Eye Disease Caused by Measles | The Eye ProfessionalsMeasles is a highly contagious viral infection that can affect your eyes.  With the recent outbreaks of measles, this article focuses on the eye manifestations of this highly contagious viral infection.

One of the early and common symptoms of measles is inflamed eyes (conjunctivitis).  This type of “pink eye” usually develops along with fever, cough, and a runny nose, before the measles rash appears.

Viral conjunctivitis causes eye redness, a burning sensation, eye discomfort, swollen eyelids, and watery discharge from the eye. It usually clears up on its own without any treatment.

Cleaning the eyes with water and a sterile pad, applying warm or cool compresses, and using eye lubricating drops can help relieve the discomfort of conjunctivitis, but it is not a cure.

Eye Complications of Measles

But there are other, more serious eye complications that can develop from a measles infection that are sight threatening:

  1. Keratitis is an infection of the cornea (the clear front surface of the eye) that develops from the measles virus or from a bacterial infection that developed secondary to the measles virus. Keratitis can cause ulcers and scarring on the cornea if left untreated and corneal scarring can cause vision loss, so get medical attention if an increase in eye pain, extreme light sensitivity, eye redness, or excessive tearing are noticed. Antiviral or antibiotic eye drops are used to treat keratitis, depending on whether it is a viral or bacterial infection.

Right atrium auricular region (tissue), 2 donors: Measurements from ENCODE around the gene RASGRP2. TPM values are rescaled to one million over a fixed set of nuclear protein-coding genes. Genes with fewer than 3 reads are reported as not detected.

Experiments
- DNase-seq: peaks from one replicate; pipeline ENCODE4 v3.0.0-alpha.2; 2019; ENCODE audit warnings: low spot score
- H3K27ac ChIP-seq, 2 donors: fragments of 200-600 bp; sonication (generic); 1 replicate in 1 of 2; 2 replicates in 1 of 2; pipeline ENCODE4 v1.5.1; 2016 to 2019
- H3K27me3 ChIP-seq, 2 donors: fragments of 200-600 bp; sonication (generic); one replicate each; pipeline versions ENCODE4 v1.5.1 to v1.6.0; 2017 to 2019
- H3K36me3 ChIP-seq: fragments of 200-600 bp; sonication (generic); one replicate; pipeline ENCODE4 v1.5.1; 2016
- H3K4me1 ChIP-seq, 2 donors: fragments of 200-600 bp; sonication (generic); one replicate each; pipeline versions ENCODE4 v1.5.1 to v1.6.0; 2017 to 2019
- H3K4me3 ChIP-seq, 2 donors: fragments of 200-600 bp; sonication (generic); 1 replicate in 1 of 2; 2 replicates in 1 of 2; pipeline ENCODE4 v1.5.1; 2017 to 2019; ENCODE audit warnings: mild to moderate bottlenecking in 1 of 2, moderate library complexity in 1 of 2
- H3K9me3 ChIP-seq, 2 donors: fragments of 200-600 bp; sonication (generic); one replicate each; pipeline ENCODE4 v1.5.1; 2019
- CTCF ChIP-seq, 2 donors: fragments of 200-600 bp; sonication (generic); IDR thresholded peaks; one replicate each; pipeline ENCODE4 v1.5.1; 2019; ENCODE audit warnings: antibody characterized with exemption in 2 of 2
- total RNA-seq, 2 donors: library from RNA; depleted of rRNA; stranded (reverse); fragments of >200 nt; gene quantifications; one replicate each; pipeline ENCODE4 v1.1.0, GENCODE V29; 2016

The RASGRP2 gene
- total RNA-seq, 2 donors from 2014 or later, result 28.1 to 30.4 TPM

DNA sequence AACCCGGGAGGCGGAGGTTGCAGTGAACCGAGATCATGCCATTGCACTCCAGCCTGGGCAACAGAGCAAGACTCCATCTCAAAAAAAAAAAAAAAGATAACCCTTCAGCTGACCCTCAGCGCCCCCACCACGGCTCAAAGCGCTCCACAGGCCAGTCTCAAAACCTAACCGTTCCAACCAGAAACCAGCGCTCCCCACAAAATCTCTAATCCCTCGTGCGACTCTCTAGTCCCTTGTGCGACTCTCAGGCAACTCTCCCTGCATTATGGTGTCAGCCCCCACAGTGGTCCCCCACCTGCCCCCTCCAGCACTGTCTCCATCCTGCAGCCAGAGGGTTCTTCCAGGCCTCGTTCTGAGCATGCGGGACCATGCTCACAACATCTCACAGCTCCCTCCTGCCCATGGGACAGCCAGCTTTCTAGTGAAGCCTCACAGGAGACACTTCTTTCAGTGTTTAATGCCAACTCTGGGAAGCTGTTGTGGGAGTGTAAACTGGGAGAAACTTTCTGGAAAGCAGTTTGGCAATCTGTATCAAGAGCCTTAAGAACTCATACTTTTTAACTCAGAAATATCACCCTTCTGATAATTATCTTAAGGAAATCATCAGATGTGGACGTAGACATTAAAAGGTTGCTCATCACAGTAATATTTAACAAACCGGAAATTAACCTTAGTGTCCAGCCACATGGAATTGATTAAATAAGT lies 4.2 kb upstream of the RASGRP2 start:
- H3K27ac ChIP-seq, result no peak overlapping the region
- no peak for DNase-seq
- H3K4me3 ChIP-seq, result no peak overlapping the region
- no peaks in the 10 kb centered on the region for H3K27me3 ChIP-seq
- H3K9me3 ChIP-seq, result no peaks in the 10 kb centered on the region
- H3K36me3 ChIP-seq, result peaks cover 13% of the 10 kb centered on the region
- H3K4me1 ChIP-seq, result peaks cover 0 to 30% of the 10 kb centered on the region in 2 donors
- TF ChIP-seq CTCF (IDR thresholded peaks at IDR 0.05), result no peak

2. Optic neuritis is a relatively rare complication that affects the optic nerve.  It is inflammation of the insulating sheath (myelin) covering the bundle of nerve fibers that transmit visual information from the eye to the brain. Common symptoms are eye pain, loss of side and/or color vision, and seeing flashing lights. Corticosteroids are used to treat optic neuritis.
  3. Retinopathy is inflammation of the retina and is also a rare complication of measles. If there is vision loss, blurred vision, fluctuating vision, or dark or empty areas in the visual field, see a retinal specialist immediately
  4. Blindness from measles is the single leading cause of blindness among children in low income counties, accounting for an estimated 15,000 to 60,000 cases of blindness per year.

Treatment with Vitamin A

The World Health Organization recommends vitamin A supplementation for all children diagnosed with measles.

“All children diagnosed with measles should receive two doses of vitamin A supplements, given 24 hours apart. This treatment restores low vitamin A levels during measles that occur even in well-nourished children and can help prevent eye damage and blindness. Vitamin A supplements have been shown to reduce the number of deaths from measles by 50%.”


The best means of prevention is vaccination. The measles, mumps, and rubella (MMR) vaccine is a safe and effective way to prevent contracting measles. The Centers for Disease Control and Prevention (CDC) recommends that children get one dose of the MMR vaccine at age 12 to 15 months and another at age 4 to 6 years.